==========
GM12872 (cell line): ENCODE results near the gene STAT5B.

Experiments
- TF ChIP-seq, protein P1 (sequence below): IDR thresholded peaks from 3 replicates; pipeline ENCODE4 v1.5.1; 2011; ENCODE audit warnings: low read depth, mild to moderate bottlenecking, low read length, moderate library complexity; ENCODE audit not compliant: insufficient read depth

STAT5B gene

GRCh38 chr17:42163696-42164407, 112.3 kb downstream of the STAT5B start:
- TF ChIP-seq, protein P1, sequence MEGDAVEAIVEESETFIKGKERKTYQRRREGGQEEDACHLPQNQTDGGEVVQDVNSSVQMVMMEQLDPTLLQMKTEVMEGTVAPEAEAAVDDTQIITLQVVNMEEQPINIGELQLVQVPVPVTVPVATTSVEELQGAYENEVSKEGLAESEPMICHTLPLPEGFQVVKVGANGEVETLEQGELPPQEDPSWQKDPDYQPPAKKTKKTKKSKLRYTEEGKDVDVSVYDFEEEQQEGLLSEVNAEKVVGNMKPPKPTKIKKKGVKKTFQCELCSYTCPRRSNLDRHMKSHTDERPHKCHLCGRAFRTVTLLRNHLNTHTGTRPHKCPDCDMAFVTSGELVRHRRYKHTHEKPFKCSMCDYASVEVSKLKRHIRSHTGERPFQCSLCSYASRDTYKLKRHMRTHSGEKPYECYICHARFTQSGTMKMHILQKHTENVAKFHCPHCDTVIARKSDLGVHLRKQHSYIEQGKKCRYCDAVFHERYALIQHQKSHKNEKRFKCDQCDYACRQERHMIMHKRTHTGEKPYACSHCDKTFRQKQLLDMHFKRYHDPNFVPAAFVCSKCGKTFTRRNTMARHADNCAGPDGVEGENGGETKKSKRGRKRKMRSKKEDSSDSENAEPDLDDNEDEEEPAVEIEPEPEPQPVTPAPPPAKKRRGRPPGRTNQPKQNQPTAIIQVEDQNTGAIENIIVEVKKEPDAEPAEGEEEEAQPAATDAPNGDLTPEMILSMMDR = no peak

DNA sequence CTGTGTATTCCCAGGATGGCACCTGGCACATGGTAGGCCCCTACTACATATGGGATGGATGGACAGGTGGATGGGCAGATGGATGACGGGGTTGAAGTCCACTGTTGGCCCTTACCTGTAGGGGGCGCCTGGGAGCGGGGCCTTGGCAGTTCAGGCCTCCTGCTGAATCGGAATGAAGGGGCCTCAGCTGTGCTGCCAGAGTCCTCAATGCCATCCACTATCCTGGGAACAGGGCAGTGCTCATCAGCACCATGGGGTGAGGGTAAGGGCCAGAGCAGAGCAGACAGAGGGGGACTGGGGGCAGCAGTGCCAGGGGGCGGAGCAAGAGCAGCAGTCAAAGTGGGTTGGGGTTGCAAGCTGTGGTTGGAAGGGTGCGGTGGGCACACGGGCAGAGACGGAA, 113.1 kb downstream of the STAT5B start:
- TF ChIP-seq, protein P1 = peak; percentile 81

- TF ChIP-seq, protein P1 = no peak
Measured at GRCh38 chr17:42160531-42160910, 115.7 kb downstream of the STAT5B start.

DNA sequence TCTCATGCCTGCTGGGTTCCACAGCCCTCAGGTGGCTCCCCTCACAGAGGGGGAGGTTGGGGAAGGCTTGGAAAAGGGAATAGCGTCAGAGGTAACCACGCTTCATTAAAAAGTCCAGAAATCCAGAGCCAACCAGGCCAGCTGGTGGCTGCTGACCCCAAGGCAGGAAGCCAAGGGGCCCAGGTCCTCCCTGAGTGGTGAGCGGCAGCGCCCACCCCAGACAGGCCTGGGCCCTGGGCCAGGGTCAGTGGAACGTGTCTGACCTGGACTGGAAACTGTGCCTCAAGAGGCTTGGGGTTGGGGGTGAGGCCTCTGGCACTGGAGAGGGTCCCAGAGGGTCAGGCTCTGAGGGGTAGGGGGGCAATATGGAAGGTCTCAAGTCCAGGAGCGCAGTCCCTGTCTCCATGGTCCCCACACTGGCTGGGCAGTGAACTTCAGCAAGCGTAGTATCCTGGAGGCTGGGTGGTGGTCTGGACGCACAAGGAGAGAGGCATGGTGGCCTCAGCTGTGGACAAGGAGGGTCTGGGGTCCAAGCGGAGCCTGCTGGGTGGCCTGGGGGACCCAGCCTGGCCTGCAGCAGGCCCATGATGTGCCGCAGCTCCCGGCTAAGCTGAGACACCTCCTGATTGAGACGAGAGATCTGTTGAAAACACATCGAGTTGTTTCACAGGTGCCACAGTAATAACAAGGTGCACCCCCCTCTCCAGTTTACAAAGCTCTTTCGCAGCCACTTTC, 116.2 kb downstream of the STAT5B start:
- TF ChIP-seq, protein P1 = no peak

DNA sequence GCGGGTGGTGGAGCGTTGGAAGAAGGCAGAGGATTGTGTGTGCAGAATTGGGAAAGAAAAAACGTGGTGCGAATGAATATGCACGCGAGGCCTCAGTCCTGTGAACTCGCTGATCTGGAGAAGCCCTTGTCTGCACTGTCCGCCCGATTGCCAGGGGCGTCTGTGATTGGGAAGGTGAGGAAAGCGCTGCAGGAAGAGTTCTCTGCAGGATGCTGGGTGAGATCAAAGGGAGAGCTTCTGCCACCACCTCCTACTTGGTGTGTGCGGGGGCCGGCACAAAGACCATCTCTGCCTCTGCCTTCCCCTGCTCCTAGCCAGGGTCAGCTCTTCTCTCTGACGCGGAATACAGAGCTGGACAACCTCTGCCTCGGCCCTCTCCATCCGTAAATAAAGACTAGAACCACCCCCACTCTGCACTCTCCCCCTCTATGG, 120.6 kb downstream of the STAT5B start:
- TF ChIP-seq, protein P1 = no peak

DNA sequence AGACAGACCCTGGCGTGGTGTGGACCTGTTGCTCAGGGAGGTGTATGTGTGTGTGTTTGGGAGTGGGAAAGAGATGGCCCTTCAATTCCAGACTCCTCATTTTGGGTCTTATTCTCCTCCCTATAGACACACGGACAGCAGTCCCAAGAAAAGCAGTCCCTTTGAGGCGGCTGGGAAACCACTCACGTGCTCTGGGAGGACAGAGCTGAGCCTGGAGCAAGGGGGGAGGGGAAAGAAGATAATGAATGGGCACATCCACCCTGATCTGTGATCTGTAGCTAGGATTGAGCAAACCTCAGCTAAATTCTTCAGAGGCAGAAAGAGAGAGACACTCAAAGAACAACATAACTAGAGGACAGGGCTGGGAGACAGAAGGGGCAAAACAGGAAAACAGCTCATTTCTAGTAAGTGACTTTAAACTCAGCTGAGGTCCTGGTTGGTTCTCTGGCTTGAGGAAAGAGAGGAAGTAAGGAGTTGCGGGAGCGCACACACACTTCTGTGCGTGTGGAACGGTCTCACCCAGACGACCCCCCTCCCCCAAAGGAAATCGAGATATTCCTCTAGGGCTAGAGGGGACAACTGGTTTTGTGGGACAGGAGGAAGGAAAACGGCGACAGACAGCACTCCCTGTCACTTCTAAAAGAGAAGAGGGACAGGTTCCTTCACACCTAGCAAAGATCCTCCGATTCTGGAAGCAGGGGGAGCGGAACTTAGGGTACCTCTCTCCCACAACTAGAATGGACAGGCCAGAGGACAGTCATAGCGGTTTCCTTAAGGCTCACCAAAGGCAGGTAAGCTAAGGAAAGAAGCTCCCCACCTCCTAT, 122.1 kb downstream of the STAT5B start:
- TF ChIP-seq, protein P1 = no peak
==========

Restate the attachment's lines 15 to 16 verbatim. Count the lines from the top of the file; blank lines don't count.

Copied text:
DNA sequence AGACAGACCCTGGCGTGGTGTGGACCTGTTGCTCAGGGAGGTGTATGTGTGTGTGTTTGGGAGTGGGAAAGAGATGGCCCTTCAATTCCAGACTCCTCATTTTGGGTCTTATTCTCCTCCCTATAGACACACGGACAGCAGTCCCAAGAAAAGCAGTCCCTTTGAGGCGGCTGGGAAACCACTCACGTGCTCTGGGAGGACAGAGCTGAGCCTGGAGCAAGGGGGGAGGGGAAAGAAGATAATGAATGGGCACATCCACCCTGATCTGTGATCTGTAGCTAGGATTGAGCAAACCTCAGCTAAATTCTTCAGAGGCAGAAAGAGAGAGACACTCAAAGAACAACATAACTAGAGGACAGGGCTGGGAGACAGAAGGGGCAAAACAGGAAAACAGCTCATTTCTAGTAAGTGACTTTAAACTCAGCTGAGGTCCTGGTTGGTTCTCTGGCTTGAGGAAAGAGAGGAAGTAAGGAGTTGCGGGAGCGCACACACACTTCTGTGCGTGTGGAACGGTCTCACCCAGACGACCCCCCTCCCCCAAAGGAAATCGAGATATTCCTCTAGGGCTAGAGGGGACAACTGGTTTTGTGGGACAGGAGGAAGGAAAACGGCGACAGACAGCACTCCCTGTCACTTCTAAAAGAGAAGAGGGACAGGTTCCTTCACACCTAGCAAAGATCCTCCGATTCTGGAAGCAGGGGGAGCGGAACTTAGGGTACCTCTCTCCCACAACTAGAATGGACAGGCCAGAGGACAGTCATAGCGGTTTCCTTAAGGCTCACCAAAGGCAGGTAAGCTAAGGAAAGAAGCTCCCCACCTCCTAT, 122.1 kb downstream of the STAT5B start:
- TF ChIP-seq, protein P1 = no peak